At the Apple store, one doesn't have the same panoramic view, but the glass curtain wall is rendered so crisply and without clutter that it's easy to stand at one of the wood tables, gazing at a Mac or an iPad on display, and wonder why there is a roof but no walls. The Apple store glass brings that phrase - curtain wall - more resonantly to mind. Particularly with the roof hanging over, it feels as if the building is not a building at all but just a roof suspended from the concrete wall of the adjacent building. Even the corners of the building are just glass on glass.
Apple stores are already the most successful retail spaces in America, making over $4,500 per square foot. And anecdotally it seems like the subterranean Apple store in Pioneer Place most likely was already at that sales level. But the company has been making an effort to increase the volume of its stores to make them feel less cramped and more like an emporium for not just sales but tutorials and even hanging out. Apple is also hoping it can increase the share of iPhones and other devices sold in its stores versus online. And certainly in all these ways, the new downtown Apple store has exponentially increased the company's presence as well as elevated the experience of being in one of its stores. Standing inside the new Apple store last week, I didn't have that same urge to flee from the hordes of people and the lightless environment.
Much as its light, transparency and volume make the new Apple store a successful piece of architecture, or at least an aesthetically pleasing one, what takes away from the experience for me is knowing the store is not unique. The Portland Apple store seems nearly identical in look to the Apple store Bohlin Cywinski Jackson designed for Palo Alto, and, in the years ahead, plans to unroll in several locations. BCJ, with offices in Seattle, San Francisco and Pennsylvania, has won a lot of major design awards, and they possess a rigor and an eye for detail that makes these stores so pristine. But in retail design, where the vastness of America in particular means a company has to plan for scores of stores across the map, it's inevitable that architects and clients take a cookie-cutter approach. Portland's Apple store is a beautiful piece of architecture, but it's still cookie-cutter.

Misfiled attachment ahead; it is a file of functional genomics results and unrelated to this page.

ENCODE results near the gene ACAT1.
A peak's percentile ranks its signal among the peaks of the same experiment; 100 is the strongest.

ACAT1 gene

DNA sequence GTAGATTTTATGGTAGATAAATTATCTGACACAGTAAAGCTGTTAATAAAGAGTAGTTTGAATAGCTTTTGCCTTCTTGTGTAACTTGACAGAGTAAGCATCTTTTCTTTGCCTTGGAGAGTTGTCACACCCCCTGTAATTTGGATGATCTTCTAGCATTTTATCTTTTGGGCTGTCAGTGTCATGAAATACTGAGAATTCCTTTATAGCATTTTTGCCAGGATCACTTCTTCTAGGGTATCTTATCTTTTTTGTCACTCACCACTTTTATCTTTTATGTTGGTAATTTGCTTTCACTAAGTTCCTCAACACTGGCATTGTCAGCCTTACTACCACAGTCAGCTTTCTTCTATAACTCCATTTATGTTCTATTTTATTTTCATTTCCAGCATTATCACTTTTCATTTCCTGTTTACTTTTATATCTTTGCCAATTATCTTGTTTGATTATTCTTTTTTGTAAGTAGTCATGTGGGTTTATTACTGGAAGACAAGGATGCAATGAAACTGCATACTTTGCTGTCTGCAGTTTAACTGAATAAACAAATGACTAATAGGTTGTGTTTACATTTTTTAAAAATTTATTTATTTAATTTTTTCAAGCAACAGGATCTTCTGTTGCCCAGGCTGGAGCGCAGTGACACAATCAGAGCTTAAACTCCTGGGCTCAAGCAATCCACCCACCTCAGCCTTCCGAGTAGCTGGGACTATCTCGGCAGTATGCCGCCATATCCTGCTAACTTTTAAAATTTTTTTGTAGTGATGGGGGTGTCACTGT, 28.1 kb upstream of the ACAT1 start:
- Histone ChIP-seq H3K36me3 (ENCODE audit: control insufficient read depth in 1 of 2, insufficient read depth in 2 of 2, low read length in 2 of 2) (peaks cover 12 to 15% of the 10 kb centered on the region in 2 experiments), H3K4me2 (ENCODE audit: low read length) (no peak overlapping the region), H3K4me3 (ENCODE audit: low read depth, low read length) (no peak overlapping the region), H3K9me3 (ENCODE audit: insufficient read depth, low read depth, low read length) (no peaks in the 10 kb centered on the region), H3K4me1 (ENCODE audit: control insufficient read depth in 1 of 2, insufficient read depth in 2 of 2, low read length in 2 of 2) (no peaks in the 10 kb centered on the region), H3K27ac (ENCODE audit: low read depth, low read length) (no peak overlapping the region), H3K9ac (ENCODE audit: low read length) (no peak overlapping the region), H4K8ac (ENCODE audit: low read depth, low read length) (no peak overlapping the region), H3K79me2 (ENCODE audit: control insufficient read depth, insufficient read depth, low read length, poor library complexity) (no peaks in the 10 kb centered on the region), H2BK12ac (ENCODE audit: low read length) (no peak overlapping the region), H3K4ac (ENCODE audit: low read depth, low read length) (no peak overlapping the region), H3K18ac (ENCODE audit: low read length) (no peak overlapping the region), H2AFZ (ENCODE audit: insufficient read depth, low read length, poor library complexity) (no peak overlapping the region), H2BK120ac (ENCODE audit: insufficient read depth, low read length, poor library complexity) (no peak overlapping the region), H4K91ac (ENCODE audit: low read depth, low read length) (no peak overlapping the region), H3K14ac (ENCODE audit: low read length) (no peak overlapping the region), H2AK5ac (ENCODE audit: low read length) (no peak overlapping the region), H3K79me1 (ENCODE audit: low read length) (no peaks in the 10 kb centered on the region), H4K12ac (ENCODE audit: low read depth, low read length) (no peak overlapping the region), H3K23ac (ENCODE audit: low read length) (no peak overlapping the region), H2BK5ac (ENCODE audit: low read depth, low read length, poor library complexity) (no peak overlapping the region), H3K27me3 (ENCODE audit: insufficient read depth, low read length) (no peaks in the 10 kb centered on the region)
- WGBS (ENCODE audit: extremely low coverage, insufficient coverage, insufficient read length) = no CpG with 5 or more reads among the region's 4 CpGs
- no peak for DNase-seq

That said, I'm still happy to have the new Apple store here. After all, Apple and I go way back. In the early 1980s, my dad became the first and, for many years, the only retailer of Apple computers in my hometown of McMinnville. I remember the pride of being the only kid in my elementary school class to have an Apple II-Plus. Nevermind that no useful software beyond a couple of video games had yet been invented. You could tell the company was special even then.
For most of its history, Apple has been overseen by the great business and tech genius of our time, Steve Jobs. Now that we're in a post-Jobs world, it will be interesting to see where Apple goes: whether it becomes just like any other corporation, or whether the design acumen showed in generations of computers and devices will continue. To that end, Portland's Apple store reinforces its greatness as designer, but it also reminds us that a corporation this big often finds it difficult to bring a personal touch to each of its customers and locations.